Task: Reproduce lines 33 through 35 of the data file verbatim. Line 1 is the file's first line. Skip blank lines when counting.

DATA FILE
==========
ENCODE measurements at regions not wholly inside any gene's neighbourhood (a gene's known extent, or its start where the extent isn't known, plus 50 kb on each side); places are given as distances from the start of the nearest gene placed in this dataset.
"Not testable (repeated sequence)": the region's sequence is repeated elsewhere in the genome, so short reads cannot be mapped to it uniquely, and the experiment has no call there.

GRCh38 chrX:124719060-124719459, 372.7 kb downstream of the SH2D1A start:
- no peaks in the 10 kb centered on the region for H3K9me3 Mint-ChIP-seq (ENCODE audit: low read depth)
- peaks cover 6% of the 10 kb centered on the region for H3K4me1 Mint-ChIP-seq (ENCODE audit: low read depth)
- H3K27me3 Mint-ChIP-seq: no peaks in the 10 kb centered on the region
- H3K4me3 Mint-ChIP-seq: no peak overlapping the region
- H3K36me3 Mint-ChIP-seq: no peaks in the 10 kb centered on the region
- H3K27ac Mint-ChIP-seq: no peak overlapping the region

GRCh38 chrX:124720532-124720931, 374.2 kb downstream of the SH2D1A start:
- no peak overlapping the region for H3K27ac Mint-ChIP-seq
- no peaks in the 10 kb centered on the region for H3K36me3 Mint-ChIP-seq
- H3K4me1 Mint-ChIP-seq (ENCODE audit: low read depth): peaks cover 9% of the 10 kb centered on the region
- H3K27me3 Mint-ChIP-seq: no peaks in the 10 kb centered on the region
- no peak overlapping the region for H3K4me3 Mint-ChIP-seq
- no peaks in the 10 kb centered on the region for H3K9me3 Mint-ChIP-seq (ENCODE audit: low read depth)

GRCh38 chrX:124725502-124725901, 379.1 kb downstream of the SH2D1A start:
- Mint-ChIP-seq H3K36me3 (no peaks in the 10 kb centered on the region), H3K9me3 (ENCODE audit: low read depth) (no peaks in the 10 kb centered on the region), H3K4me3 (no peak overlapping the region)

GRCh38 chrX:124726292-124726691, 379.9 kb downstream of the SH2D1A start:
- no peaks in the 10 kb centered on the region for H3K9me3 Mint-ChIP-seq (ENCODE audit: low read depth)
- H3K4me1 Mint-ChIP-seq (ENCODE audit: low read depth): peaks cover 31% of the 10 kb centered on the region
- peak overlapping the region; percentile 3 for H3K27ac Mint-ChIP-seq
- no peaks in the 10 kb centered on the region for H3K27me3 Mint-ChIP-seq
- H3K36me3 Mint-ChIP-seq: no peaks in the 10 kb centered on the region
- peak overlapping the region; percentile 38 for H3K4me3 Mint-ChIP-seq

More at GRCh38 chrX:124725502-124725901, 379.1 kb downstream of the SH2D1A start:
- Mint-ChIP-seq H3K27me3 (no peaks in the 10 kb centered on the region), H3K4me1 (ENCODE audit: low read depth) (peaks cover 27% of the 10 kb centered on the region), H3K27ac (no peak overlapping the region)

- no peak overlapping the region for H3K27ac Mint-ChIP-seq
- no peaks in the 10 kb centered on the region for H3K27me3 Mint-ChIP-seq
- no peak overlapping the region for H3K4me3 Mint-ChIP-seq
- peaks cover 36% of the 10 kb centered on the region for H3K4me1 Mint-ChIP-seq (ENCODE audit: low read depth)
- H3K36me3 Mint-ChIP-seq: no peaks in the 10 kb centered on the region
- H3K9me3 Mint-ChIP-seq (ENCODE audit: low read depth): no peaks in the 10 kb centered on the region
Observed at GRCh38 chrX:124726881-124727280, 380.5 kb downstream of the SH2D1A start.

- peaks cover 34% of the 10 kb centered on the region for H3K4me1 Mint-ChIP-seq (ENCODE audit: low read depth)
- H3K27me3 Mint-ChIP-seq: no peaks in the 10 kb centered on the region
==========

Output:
- H3K9me3 Mint-ChIP-seq (ENCODE audit: low read depth): no peaks in the 10 kb centered on the region
Observed at GRCh38 chrX:124726881-124727280, 380.5 kb downstream of the SH2D1A start.

- peaks cover 34% of the 10 kb centered on the region for H3K4me1 Mint-ChIP-seq (ENCODE audit: low read depth)